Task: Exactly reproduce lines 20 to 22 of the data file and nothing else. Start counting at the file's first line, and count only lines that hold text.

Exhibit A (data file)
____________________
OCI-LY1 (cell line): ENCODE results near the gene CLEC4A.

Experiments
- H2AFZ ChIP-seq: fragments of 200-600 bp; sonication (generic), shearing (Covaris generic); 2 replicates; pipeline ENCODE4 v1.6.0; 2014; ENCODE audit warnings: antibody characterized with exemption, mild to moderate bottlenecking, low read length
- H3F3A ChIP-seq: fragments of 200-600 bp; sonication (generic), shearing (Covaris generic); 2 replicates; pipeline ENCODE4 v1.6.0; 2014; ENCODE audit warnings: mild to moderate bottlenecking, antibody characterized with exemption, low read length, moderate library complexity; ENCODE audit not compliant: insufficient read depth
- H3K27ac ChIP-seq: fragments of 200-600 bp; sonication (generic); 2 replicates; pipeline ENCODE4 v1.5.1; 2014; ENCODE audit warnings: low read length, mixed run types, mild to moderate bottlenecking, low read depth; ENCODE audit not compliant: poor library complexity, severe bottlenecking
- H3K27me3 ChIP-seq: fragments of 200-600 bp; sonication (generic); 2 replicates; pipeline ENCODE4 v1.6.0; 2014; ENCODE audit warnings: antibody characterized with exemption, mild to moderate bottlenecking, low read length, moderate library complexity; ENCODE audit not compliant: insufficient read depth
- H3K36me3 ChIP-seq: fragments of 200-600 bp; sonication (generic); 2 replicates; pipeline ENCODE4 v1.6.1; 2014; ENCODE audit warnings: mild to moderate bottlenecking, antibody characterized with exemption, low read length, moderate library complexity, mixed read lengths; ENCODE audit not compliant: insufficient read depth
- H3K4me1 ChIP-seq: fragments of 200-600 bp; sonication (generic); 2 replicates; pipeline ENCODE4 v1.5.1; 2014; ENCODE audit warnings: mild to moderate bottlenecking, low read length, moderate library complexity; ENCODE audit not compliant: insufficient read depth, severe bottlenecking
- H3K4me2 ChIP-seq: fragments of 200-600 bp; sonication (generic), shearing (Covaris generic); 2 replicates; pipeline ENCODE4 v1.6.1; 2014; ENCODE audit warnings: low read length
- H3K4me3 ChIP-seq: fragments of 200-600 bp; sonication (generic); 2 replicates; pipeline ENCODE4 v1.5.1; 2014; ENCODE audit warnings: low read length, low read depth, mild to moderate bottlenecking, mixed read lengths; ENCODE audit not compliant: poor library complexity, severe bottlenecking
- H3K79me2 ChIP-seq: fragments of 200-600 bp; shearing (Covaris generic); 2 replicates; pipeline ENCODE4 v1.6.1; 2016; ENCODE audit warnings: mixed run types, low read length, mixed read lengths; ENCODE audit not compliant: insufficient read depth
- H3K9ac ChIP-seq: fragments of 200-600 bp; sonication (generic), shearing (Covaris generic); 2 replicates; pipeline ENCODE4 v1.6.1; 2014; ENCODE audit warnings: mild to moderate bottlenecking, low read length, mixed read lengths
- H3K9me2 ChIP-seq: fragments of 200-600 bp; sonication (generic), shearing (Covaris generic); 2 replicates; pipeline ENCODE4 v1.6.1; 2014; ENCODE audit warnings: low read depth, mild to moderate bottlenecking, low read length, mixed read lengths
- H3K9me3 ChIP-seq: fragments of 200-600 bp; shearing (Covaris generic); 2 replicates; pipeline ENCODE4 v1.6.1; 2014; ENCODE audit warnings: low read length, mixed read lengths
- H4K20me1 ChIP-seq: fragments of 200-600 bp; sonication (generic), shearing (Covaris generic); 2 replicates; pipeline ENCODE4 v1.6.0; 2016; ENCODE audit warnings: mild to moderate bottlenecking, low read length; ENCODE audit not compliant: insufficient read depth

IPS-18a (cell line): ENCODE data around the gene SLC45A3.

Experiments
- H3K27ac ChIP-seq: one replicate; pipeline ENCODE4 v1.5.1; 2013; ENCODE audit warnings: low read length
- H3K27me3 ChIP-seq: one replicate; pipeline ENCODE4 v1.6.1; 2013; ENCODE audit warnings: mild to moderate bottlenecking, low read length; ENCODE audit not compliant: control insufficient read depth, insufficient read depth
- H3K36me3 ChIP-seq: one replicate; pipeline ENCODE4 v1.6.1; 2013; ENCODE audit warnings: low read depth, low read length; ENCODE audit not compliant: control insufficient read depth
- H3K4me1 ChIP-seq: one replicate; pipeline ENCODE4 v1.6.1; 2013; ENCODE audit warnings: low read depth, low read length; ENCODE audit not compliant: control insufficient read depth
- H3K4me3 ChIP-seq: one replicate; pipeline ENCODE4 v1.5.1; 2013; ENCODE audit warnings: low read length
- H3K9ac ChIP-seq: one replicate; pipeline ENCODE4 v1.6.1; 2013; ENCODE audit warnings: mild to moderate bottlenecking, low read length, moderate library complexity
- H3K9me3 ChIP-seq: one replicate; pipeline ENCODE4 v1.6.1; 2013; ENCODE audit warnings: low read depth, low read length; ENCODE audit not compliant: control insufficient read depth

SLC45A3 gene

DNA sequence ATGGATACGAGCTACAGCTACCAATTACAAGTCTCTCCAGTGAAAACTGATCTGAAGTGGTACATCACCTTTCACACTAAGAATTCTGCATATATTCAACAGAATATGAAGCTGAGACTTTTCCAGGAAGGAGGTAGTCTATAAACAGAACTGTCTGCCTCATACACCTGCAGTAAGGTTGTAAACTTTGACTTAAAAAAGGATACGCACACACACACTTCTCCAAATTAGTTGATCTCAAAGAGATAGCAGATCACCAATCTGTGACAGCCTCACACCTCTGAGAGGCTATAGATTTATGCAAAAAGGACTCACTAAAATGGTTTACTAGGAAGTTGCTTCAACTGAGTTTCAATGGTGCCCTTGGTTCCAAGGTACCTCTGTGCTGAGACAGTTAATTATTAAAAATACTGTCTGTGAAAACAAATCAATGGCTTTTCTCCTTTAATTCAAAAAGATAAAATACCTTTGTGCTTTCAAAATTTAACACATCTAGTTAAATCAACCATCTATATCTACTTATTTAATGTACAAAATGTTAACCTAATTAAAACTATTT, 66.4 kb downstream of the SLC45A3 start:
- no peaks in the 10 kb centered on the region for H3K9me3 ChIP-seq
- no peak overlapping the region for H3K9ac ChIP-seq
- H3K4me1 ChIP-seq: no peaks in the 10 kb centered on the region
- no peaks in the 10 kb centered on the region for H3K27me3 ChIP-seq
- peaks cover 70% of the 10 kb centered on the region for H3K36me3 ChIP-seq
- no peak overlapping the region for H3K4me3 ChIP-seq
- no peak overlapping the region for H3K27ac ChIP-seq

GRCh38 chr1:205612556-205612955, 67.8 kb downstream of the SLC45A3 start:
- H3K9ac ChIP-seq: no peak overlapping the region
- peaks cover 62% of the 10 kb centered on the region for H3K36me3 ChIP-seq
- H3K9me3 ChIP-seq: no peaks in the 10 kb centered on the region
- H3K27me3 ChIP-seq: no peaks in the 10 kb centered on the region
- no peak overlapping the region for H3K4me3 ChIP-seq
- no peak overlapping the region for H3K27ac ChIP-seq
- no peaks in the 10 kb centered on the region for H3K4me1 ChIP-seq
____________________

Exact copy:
- H3K36me3 ChIP-seq: one replicate; pipeline ENCODE4 v1.6.1; 2013; ENCODE audit warnings: low read depth, low read length; ENCODE audit not compliant: control insufficient read depth
- H3K4me1 ChIP-seq: one replicate; pipeline ENCODE4 v1.6.1; 2013; ENCODE audit warnings: low read depth, low read length; ENCODE audit not compliant: control insufficient read depth
- H3K4me3 ChIP-seq: one replicate; pipeline ENCODE4 v1.5.1; 2013; ENCODE audit warnings: low read length